Prostate Cancer Screening: Questions for the doctor
Prostate cancer is a type of cancer that is most common in older men. After skin cancer, prostate cancer is the most common cancer in men in the United States.
Even though prostate cancer is common, screening (testing) for it is not recommended for most men.
Many men have questions about prostate cancer. The information below can help you start a conversation with your doctor or nurse.
What is the prostate?
The prostate is a small gland in men. It makes a fluid that carries sperm. It’s located below the bladder and in front of the rectum.
Who is at risk for prostate cancer?
Any man can get prostate cancer. But the risk is higher for men who:
- Are age 50 or older
- Are African American
- Have a father, brother, or son who had prostate cancer
Why isn’t routine screening for prostate cancer recommended?
Routine screening for prostate cancer isn’t recommended because the potential risks outweigh the benefits for most men.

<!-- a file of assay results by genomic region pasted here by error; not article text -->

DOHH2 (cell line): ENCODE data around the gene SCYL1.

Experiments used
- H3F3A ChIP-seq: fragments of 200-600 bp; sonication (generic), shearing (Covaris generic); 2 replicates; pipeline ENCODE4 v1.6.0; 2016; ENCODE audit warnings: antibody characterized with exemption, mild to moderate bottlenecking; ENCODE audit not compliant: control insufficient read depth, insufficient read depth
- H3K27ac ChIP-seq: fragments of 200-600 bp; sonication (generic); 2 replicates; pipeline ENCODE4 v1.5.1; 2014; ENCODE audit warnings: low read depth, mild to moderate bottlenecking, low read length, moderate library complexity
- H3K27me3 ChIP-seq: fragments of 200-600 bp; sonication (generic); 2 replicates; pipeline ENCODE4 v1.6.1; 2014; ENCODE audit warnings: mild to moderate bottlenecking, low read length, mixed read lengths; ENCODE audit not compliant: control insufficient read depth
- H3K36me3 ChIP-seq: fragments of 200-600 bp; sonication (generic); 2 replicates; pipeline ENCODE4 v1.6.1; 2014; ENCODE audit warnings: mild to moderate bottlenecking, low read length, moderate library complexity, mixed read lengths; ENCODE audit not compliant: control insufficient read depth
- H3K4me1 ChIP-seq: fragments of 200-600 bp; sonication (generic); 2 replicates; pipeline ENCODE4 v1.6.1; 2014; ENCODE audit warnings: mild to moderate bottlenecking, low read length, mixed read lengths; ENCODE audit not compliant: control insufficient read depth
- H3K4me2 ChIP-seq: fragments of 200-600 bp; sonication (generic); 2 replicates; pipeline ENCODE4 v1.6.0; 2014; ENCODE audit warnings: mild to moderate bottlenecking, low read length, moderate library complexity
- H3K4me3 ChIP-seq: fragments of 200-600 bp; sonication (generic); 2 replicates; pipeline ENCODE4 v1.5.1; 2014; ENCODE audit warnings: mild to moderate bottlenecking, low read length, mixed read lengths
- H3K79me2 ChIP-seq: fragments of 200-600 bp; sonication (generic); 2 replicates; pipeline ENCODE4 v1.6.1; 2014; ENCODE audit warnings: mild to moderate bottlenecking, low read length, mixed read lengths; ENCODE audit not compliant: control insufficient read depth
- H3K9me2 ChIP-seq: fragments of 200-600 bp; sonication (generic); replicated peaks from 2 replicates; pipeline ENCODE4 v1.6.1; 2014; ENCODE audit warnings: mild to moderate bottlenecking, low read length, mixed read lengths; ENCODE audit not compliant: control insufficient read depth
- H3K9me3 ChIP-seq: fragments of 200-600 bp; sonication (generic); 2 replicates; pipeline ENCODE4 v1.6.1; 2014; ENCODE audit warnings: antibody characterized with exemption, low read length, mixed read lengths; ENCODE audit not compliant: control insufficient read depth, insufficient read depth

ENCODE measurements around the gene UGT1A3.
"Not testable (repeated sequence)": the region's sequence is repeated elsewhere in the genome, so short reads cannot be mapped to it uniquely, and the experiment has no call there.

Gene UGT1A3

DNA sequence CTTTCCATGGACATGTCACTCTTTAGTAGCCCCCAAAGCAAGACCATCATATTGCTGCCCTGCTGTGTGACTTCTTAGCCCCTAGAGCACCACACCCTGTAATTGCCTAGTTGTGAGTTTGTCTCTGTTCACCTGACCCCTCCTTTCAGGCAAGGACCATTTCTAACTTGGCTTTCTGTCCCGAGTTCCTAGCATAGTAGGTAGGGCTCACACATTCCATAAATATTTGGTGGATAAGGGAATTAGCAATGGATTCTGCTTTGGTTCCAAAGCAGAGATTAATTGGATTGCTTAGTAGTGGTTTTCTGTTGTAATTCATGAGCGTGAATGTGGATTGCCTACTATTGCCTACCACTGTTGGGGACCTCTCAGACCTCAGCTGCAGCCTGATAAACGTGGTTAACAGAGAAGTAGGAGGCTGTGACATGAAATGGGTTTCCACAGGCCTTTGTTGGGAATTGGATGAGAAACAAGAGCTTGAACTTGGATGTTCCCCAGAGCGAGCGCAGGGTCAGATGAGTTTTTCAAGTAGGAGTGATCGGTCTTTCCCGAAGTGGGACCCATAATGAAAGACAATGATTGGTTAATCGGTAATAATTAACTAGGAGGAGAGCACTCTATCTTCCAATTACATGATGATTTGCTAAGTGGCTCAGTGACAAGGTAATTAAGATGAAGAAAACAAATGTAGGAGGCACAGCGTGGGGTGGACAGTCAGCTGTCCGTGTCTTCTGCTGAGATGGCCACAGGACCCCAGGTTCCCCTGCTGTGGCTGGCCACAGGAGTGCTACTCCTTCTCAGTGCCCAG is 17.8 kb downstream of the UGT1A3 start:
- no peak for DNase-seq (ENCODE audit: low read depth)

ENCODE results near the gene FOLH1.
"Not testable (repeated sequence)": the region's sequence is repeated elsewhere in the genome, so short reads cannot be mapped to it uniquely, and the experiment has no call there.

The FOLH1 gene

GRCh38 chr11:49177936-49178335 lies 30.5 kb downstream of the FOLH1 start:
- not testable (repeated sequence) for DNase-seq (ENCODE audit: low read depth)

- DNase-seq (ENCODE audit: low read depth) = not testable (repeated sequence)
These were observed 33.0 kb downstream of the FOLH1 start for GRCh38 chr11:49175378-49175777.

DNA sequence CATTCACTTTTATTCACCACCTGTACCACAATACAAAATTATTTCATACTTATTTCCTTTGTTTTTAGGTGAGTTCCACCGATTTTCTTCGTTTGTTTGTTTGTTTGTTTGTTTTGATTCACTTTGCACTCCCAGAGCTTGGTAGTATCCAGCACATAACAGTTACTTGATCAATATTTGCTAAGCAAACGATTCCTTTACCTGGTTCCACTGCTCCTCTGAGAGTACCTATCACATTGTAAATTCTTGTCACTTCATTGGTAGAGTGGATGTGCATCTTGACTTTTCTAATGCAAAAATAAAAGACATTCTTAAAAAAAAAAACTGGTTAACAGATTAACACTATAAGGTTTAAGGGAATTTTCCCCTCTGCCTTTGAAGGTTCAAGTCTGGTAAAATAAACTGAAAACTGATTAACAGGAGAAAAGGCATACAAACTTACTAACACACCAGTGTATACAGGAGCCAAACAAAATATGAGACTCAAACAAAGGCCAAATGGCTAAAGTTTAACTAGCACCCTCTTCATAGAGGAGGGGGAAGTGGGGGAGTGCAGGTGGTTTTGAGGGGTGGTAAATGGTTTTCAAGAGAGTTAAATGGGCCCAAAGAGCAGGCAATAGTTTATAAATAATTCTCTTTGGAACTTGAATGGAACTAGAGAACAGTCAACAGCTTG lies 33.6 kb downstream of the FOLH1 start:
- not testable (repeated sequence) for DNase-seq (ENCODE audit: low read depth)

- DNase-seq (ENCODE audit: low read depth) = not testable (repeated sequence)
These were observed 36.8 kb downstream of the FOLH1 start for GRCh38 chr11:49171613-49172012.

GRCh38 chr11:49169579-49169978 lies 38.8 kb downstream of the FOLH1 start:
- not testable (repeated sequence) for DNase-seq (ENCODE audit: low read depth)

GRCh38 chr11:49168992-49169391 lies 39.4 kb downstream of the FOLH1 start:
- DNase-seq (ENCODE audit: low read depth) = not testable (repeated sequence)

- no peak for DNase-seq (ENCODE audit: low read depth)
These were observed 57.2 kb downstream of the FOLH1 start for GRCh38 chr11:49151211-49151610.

- Most of the time, prostate cancer grows so slowly that men won’t die from it or have any symptoms.
- The screening tests for prostate cancer that are available now can’t tell if you have a cancer that will cause problems or not.
- The results of prostate cancer screening tests can sometimes be wrong.
- Treatment for prostate cancer is more likely to cause medical problems than prostate cancer itself.
What do I ask the doctor?
Here are some questions you may want to ask:
- Am I at higher risk for prostate cancer?
- Are there things I can do to lower my risk for prostate cancer?
- What are the risks and benefits of prostate cancer screening and treatment for me?
- Are there any warning signs or symptoms of prostate cancer I should look out for?